Do we need an ‘Institute for Youth Work’ and who gets to decide what it does? At the moment, it’s certainly not you and I.
Children & Young People Now reported last week (registration required) that ‘A consortium of youth organisations is exploring the creation of an independent body to provide youth workers with a strong voice and set standards across the sector… The body has been given the provisional title of the Institute for Youth Work and would champion the role of a broad range of professionals and volunteers working with young people.’
OK, I’m with it so far. An independent body to speak up for workers sounds like a good idea. So how does it work?
The consortium mentioned is called Catalyst, and is made up ofÂ the National Youth Agency (NYA),Â National Council for Voluntary Youth Services (NCVYS), the Social Enterprise Coalition and the Young Foundation, with FPM (a training provider) also supporting the idea.Â Catalyst was awarded Â£2.6m in February by the Department for Education (DfE) and the money to set upÂ the institute will come from this grant.
Right. So by independent, we mean a group of self-appointed organisations supported by the government. Not my first choice, and I get no say anyway.
Even more surprisingly, it seems the Institute might include a register of youth workers and set standards and ethics for the discipline. It could also lead to a licence to practice where workers could be struck off for malpractice.
Hang on a minute! So I’ll need to register to this Institute (who I didn’t get to vote for or choose), just so they can tell me the standards and ethics I should adopt and tell me off if I break them? How does one become a member of this brilliant organisation?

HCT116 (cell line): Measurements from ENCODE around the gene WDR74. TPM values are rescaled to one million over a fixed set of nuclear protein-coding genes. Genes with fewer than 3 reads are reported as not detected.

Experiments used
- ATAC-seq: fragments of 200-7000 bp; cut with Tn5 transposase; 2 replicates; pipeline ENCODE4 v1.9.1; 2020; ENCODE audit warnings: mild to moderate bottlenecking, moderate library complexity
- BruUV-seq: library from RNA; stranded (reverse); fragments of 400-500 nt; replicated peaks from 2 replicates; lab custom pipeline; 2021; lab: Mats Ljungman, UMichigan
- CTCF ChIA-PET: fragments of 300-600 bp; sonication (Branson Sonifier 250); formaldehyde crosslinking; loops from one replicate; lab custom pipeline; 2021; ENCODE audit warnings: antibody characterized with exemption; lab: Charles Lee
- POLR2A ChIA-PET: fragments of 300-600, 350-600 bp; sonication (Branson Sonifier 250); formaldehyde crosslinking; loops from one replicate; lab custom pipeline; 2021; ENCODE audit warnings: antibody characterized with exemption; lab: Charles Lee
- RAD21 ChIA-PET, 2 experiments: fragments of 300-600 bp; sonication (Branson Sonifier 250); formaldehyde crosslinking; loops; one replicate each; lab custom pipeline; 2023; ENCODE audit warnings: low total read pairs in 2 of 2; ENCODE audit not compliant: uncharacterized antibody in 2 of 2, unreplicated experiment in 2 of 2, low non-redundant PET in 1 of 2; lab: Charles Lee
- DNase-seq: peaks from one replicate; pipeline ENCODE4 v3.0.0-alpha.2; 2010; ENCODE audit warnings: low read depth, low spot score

The institute would rely on individual workers paying an annual membership fee… Membership would potentially be open not only to professionally qualified youth workers and youth work volunteers, but also to staff in the field of information, advice and guidance, youth justice and others working with young people.
Amazingly I have to pay to be a part of it! We’ve heard all this before. I previously wrote about the NYA’s move towards registration in an article for Youth Work Now here.
Earlier this year, the NYA committed Â£30,000 to explore the feasibility of a voluntary register and discovered â€œconsiderable support among key stakeholder groups and individuals for a registration schemeâ€.Â The agency obviously didnâ€™t ask me.
After some exploration of who will benefit from the scheme, I came to the conclusion:
So if it wonâ€™t directly benefit young people, what exactly is it for? If, as the NYA claims, there is demand for a registration scheme then it can only be about professionals wanting further recognition for their work. This may be a fair request given the breadth and diversity of the youth work sector, yet it would potentially be very damaging.
It seems my concerns are not alone. At the end of the CYPNow article last week, it quotesÂ Doug Nicholls, (national officer at Unite) who has some stern criticism of the move:
â€œIt appears that organisations with vested interests in the privatisation of public services have taken an initiative without the support of the profession or any consultation with youth workers,â€ he said. â€œIt is likely that this could well be yet another money-spinner for cash-strapped organisations. The registration of workers and setting of standards is far too important to be left to unrepresentative bodies.â€
I also note that Tony Taylor of the In Defence of Youth Work campaign has picked up on this and is asking similar valid questions about the motives here.
So what do you think?
Is an Institute for Youth Work a good thing? Is it right that a group of organisations can set themselves up to speak on behalf of youth workers and set standards for the field? Is a registration scheme for workers a good idea?
Share your thoughts in the comments.